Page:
When President Trump initiated the trade war with China in 2018, few would have guessed that agricultural commodities would become such an integral piece in this ongoing narrative.
At that time, solar panels, washing machines, and steel and aluminum represented some of “poster child” products in a dispute that sought to rectify the imbalanced trade relationship between the United States and China.
But that’s the thing about trade wars, they are multiplayer games and are therefore very unpredictable (and apparently not that easy to win).
The last thing President Trump likely expected when he first raised tariffs against the Chinese was that the response from the second-largest economy on Earth would be to surgically target a group of his key supporters—rural American farmers.
Nonetheless, that’s exactly what the Chinese did when they identified soybeans as a place they intended to hit back. And it didn’t take long for this trade tactic to be successfully implemented, and the ensuing pain to be felt.
From calendar year 2017 to calendar year 2018 purchases of American soybeans by Chinese buyers plummeted from 36 million metric tons to 8 million metric tons. And the exiting of Chinese buyers from the American market served as a harsh reminder of the sometimes brutal supply-demand equation.
The Japanese are no strangers to soybeans. Hundreds of Japanese dishes are made with soy ingredients. More than 50% of the soy consumed in Japan is by way of the three to four tofu dishes consumed each week. Along with miso, edaname, shoyu and yuba, soy is a national obsession.
But supplies still outweigh demand, causing front-month futures prices for American soybeans to hit a 10-year low during the first quarter of 2019 ($8.02/bushel on May 10). And the impacts of the soybean boycott have ranged much further than simply lower prices.
While many American farmers are used to tightening their belts when times get tough, the sharp decline in agricultural commodity prices forced many to close up shop altogether. Farm bankruptcies have now spiraled to a 10-year high, and the building mountain of unsold soybean supplies in the United States only serves to exacerbate that problem.
Unfortunately, headlines related to the trade war have arguably gotten worse in recent weeks, not better.
In early May of this year, President Trump escalated the trade war dispute by raising tariffs on another $200 billion of Chinese imports to the United States. The Chinese responded by raising imports against additional American-made products, and by ceasing purchases of soybeans altogether.
That suggests that the meager 8 million metric ton total purchased by the Chinese in calendar year 2018 could be significantly lower in 2019.
They say it’s always darkest right before the dawn and for American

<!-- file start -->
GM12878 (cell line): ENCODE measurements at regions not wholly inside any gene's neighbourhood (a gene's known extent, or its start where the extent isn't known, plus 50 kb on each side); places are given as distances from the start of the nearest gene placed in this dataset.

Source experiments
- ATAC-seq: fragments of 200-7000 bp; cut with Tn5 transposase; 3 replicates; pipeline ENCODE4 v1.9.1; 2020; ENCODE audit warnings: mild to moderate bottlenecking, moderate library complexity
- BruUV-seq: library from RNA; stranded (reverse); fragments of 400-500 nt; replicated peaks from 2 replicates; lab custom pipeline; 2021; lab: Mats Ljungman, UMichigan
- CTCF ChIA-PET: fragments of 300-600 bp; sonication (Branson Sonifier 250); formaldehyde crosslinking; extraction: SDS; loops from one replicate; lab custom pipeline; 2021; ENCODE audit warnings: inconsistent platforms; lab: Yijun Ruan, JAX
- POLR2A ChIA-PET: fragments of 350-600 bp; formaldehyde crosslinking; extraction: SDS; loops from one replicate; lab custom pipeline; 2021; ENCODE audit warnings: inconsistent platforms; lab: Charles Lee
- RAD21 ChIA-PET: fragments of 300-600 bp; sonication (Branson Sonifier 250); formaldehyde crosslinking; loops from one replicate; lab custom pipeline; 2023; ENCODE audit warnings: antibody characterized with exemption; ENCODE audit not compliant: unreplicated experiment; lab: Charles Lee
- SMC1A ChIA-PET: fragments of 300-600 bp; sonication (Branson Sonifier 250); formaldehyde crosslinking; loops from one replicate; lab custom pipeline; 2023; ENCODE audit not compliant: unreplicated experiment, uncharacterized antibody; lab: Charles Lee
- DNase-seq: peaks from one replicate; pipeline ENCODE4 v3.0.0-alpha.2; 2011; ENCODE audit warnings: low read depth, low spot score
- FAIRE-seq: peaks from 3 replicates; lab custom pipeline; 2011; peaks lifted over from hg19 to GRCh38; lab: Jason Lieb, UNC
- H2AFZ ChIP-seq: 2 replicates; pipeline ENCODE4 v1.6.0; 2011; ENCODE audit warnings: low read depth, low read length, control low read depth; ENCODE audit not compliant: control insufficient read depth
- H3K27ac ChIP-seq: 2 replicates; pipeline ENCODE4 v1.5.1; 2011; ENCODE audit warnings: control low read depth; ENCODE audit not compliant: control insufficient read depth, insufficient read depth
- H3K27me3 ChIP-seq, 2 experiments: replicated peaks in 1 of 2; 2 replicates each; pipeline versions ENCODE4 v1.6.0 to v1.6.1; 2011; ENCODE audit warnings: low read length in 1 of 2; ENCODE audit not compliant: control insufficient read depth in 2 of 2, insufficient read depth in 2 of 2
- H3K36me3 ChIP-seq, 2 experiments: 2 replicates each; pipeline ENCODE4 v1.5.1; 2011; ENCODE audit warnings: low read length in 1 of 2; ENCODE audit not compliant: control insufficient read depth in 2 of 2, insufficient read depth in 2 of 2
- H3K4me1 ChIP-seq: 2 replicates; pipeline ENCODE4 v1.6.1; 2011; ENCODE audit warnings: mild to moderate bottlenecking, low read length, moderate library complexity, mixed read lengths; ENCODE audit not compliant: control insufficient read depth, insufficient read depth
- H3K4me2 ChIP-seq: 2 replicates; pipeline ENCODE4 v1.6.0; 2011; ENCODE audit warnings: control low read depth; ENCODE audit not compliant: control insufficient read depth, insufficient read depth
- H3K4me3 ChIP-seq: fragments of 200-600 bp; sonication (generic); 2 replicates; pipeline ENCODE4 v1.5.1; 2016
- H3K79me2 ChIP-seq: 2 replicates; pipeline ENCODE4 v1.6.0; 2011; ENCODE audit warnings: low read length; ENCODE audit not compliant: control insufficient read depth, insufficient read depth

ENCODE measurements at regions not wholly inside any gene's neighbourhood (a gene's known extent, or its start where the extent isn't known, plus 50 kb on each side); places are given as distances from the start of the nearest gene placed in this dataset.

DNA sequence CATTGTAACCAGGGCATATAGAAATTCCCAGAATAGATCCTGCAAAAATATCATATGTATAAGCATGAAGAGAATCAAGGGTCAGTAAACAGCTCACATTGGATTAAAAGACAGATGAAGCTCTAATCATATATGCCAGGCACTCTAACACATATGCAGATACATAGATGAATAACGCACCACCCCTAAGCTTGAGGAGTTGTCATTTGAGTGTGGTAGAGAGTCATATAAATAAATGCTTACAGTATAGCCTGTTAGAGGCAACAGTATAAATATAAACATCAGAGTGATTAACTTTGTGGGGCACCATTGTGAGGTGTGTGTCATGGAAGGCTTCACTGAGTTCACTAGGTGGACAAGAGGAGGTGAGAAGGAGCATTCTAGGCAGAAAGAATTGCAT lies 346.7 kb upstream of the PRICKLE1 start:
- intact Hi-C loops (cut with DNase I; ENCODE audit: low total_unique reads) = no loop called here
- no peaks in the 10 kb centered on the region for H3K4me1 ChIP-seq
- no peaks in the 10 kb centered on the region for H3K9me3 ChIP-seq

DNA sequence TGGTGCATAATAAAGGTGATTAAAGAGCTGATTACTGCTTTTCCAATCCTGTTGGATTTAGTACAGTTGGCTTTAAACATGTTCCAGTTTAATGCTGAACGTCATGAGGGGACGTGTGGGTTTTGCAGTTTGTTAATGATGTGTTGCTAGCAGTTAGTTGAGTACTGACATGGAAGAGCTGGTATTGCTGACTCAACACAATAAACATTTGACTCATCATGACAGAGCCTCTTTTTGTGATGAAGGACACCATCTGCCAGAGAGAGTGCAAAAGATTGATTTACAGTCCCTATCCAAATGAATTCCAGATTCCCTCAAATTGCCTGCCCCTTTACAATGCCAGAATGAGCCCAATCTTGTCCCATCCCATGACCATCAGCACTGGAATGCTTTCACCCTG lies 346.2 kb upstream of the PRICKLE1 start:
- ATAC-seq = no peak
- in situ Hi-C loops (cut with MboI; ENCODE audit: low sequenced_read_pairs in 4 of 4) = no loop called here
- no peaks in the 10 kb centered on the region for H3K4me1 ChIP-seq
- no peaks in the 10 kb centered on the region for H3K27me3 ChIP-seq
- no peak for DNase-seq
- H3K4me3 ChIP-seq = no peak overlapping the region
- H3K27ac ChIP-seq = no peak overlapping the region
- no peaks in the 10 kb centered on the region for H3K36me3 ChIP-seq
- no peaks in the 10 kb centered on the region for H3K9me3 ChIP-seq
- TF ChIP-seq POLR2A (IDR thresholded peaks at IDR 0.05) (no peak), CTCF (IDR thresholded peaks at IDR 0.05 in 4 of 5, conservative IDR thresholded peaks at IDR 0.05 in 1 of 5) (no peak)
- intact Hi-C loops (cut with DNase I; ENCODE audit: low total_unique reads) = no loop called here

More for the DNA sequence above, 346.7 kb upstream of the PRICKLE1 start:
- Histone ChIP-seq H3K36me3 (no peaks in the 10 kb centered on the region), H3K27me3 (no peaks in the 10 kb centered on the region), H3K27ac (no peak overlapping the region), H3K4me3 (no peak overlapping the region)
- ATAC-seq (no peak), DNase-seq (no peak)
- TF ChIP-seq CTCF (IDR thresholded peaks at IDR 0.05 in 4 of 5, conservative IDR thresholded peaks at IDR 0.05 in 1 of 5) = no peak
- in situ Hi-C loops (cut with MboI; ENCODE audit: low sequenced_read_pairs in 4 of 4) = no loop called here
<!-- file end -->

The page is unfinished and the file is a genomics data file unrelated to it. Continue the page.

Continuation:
A ray of hope appears to have broken through the storm clouds since the start of June. And storm clouds is a great metaphor because it’s those floating bags of water vapor that are at least partially responsible for the improvement in market prices.
Extremely wet conditions in the Midwestern United States have delayed soybean plantings significantly in 2019, and crop forecasting experts are starting to revise down their estimates for the 2019 harvest. With supply expectations dropping sharply, soybean prices have rallied off their lows, and are now trading at roughly $9.09 per bushel.
Aside from the stormy weather, soybeans got a boost from news that the presidents of the United States and China would meet on the sidelines of the G20 meeting at the end of June (June 28-29). Hopes now abound that a trade agreement can be reached in the not-too-distant future, and that Chinese buyers will soon return to the American soybean market.
Whether those hopes are well-founded is another question altogether—especially because the trade war has arguably transformed into a much broader “tech war.”
In sum, the above means that American farmers and commodities traders will be monitoring the upcoming meeting between President Trump and President Xi extremely closely at the end of this week.
Traders seeking to learn more about trading agricultural futures (and associated options) should find a recent episode of Market Measures on the tastytrade financial network extremely compelling.
For additional background on agricultural futures, traders can also review this post (Iconic Futures: Wheat vs. Corn), which provides a great overview of the sector.
Sage Anderson is a pseudonym. The contributor has an extensive background trading equity derivatives and managing volatility-based portfolios as a former prop trading firm employee. The contributor is not an employee of luckbox, tastytrade or any affiliated companies. If you have any questions about any of the topics covered in this blog post, or any other trading-related subject, email firstname.lastname@example.org.